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A Police Chaplain Remembers His Mentor...And The Oklahoma City Bombing

Our American Stories / Lee Habeeb
The Truth Network Radio
August 10, 2023 3:05 am

A Police Chaplain Remembers His Mentor...And The Oklahoma City Bombing

Our American Stories / Lee Habeeb

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August 10, 2023 3:05 am

On this episode of Our American Stories, "A ministry of presence" is what police chaplain service means to Greg Giltner. His response to the terrorist attack on the Oklahoma City Federal Building was characteristic of his service, and that of his comrades and mentors. 

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For doing that doesn't stop, download the Home Depot app. And we return to our American stories. Up next, a story from a police chaplain in Oklahoma City on the events and the mentor that changed his life. Let's get into the story. Very seldom do we get called to retirement parties, to birthday parties, to anniversary parties, unless alcohol's involved and there's a fight.

We don't get involved in good stuff, is what I'm saying. We're always on a call that's the worst day for that person or that family. Same thing happens in our police family. As a chaplain, we respond to those incidents that are the worst day. Police officer's son killed in a car wreck.

Police officer and his wife given birth to a stillborn. I've had to be at the hospital when that's happened twice. We're there when it's the worst time. I didn't take this job to proselyte. I did not take the job to add numbers to the church. I took the job to give the presence of God at a time of difficulty. Whatever their faith is or if they're not a believer, as long as they wear a badge and a gun, I'm there to try to give peace and comfort.

My name is Greg Giltner. I'm currently the chief at Oklahoma Christian University in Oklahoma City. Prior to that, I was an officer at the Oklahoma City Police Department. I started with Oklahoma City in 1988, and I retired in 2015. My first experience with the chaplaincy, I was appointed as the FOP, or Fraternal Order of Police chaplain, in 2004.

And that's a position that I still hold. The chaplains that I worked with, the chaplains that mentored me, were very kind, caring, Christian examples. I mean, if you look at Jesus and the 12 apostles, I can name 12 chaplains that I would look at and say, they've helped me through my most difficult times.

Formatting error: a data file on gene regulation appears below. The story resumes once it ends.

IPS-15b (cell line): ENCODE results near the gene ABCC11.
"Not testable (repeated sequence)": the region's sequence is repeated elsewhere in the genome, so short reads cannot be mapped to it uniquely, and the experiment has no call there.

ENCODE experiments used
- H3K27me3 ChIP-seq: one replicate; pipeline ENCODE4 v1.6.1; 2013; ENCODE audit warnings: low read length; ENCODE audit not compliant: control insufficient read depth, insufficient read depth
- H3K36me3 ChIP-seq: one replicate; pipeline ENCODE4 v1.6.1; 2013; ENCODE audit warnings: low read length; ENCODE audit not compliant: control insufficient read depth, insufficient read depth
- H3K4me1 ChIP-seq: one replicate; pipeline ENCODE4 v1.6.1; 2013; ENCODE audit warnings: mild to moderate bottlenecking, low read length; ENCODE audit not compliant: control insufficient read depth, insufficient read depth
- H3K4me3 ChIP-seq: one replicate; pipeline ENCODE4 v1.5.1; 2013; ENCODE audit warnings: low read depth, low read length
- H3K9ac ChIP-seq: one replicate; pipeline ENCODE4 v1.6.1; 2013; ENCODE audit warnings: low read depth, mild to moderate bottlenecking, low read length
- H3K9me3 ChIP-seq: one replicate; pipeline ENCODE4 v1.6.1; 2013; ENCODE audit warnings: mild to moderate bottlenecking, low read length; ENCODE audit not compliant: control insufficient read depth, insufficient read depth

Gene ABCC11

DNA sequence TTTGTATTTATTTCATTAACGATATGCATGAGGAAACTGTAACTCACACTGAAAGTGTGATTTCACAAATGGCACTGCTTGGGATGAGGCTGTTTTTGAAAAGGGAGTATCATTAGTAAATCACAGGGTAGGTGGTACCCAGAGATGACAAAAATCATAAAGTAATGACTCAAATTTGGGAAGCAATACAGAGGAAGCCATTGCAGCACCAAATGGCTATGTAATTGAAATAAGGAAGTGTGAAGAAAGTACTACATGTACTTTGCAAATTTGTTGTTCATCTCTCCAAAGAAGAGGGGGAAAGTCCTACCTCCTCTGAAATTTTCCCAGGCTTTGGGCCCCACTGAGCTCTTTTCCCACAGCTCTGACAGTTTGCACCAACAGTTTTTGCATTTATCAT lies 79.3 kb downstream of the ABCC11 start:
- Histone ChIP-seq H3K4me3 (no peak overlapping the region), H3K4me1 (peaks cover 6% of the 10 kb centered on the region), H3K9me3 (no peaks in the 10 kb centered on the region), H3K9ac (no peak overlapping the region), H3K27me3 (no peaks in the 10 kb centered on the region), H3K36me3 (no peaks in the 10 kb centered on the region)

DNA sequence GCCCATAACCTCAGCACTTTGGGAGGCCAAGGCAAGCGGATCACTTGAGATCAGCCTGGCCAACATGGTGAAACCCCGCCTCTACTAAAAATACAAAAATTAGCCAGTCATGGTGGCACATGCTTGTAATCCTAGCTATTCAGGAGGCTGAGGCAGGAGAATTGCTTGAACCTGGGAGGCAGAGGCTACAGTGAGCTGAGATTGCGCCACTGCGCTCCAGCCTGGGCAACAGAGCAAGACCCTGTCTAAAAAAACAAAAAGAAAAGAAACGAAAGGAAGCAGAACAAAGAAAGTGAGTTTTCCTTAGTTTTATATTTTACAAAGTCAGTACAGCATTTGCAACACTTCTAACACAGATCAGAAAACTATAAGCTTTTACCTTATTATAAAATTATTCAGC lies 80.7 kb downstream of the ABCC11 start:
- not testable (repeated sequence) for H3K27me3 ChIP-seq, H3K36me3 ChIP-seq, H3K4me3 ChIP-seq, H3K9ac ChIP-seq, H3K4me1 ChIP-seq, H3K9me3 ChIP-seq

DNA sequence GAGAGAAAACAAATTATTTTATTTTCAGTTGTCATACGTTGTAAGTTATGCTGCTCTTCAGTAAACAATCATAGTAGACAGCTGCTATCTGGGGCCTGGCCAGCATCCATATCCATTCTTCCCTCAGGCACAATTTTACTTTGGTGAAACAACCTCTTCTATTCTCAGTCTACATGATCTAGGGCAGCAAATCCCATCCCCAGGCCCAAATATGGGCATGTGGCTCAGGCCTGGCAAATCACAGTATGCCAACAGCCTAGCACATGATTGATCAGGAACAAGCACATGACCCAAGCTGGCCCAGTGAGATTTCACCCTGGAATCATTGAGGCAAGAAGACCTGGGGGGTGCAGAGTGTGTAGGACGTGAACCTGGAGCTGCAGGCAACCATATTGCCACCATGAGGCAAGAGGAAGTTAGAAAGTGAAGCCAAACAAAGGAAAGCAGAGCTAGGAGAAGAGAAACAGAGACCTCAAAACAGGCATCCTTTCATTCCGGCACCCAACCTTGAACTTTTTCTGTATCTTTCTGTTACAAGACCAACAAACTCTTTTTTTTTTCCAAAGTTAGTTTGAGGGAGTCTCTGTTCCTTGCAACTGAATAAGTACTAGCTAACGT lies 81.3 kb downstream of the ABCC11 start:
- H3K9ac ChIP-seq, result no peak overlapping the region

But I was very fortunate when I hired on at Oklahoma City in 1988. We had a chaplain that was a father figure to me. Chaplain Poe became a father figure to me. In 1990, I lost my dad.

At age 53, he had a heart attack, deer hunting. He comforted me through that. I was working patrol in 1991. I was involved in a fatality wreck on duty with a drunk pedestrian. Two o'clock in the morning, a.26 drunk ran out in front of my patrol unit.

Chaplain Poe came to my house, brought food to my house to minister to me and my wife. In 1992, I was an FTO, a field training officer, and I was involved in a shooting December the 12th of 1992. The suspect was distraught with his family and had a 14-inch butcher knife and tried to stab me and my rookie partner. We ended up getting involved in a deadly force situation. I was sued for $2.7 million for the shooting by the family.

They ended up getting no money out of it. But once again, Chaplain Poe was there. And then the bombing happened in 1995. That day, I was on the street working, working day shifts, South Division.

Chaplain Poe was the full-time chaplain. I was actually running paperwork downtown when the bomb went off. Didn't know what it was. I had never been in the federal building. I actually thought it was a courthouse, and it was just a large mushroom come up. I thought it was some type of a gas explosion.

I never entered my mind it was a terrorist deal. There was a lot of damage, had to park the car about four blocks away, and then I just ran to the scene, so I got there about 9.15. I was there till 7.30 that night. When something like that happens, we go on 12-hour shifts. 12 hours on, 12 hours off.

Your days off, your vacation days, all that stuff goes by the wayside, so we strictly went on 12-hour shifts. But I remember Lieutenant John Clark tapping me on his shoulder at 7.30 and saying, Giltner, you need to go home. And I ignored him at first because I was in operation mode.

We were still finding people. So when he tapped me on his shoulder, he goes, You've been here all day. You need to go home. That was a Wednesday because it was a church night, and I realized at 7.30, church is at 7.30, and I've got a 25-minute drive to church. My uniform was a wreck. I was a wreck.

Once again, I had never been to the building before, and when I got there, I ended up on the south side of the building, which is where the daycare was. So most of the injuries and fatalities that I saw and dealt with were the kids. So I got in the car, and as soon as I sat down in the car and headed home, I started thinking about my own three kids. They would have been two, five, and eight, and I'd just been dealing with kids. So obviously I get to church late.